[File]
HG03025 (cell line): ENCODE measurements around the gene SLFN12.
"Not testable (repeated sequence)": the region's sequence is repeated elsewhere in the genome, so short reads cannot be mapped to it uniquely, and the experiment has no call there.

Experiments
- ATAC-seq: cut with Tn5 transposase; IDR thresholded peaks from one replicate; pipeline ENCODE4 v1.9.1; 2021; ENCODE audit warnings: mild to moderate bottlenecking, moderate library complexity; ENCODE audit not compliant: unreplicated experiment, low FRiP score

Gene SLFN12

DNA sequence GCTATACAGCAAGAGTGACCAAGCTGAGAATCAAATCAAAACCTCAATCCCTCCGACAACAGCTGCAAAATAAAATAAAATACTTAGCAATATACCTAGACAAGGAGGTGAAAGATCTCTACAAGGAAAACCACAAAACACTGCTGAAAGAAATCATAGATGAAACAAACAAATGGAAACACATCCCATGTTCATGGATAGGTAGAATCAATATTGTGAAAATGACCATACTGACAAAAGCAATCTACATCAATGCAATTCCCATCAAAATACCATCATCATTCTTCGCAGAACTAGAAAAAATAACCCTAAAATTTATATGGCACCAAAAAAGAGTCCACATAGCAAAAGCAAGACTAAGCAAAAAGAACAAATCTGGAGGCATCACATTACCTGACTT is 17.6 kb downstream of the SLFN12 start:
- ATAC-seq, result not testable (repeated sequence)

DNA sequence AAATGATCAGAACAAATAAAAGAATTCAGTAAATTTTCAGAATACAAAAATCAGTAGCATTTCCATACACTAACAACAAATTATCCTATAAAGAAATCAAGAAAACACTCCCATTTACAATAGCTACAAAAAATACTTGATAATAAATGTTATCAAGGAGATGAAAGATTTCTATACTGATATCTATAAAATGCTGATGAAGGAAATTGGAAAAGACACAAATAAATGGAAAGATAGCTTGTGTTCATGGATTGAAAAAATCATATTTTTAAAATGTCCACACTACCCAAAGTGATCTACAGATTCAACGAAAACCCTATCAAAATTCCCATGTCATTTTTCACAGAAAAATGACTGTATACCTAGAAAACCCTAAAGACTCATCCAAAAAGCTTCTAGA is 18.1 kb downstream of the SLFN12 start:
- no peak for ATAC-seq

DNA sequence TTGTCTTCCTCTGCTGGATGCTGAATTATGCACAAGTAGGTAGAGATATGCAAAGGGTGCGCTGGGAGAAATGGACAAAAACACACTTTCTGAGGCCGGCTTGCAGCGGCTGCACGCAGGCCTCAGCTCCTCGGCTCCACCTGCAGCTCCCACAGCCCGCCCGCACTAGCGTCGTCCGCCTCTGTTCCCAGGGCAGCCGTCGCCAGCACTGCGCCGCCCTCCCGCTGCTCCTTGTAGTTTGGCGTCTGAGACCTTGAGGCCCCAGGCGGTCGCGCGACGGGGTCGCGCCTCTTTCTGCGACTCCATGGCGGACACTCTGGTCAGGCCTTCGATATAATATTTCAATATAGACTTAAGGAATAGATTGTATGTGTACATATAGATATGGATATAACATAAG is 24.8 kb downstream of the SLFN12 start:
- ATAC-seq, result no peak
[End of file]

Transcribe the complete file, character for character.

HG03025 (cell line): ENCODE measurements around the gene SLFN12.
"Not testable (repeated sequence)": the region's sequence is repeated elsewhere in the genome, so short reads cannot be mapped to it uniquely, and the experiment has no call there.

Experiments
- ATAC-seq: cut with Tn5 transposase; IDR thresholded peaks from one replicate; pipeline ENCODE4 v1.9.1; 2021; ENCODE audit warnings: mild to moderate bottlenecking, moderate library complexity; ENCODE audit not compliant: unreplicated experiment, low FRiP score

Gene SLFN12

DNA sequence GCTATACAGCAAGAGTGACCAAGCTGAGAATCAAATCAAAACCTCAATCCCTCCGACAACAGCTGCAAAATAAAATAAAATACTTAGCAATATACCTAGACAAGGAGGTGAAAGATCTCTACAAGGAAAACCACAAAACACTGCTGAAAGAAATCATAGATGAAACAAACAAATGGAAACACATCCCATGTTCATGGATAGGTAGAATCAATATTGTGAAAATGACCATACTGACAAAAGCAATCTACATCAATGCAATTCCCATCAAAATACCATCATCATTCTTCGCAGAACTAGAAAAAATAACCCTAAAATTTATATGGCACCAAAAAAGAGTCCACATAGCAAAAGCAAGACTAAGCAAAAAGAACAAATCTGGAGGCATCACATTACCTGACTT is 17.6 kb downstream of the SLFN12 start:
- ATAC-seq, result not testable (repeated sequence)

DNA sequence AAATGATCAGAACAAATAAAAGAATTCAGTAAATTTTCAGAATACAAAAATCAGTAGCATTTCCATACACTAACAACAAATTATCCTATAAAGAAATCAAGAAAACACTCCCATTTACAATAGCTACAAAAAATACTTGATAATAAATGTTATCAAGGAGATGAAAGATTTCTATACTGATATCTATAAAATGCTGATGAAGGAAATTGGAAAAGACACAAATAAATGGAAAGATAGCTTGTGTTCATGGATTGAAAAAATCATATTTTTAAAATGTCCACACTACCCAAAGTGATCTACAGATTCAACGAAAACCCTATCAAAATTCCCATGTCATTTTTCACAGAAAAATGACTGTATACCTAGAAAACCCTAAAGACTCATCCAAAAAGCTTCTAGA is 18.1 kb downstream of the SLFN12 start:
- no peak for ATAC-seq

DNA sequence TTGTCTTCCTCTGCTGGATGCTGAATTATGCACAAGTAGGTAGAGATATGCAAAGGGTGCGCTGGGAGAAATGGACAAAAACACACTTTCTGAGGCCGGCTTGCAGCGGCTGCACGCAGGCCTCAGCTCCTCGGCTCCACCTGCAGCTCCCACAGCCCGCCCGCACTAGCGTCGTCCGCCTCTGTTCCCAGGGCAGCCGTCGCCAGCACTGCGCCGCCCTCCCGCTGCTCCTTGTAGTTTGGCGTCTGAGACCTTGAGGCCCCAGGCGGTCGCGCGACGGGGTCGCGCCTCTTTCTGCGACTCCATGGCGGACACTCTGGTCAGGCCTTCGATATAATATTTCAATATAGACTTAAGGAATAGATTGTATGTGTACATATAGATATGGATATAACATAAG is 24.8 kb downstream of the SLFN12 start:
- ATAC-seq, result no peak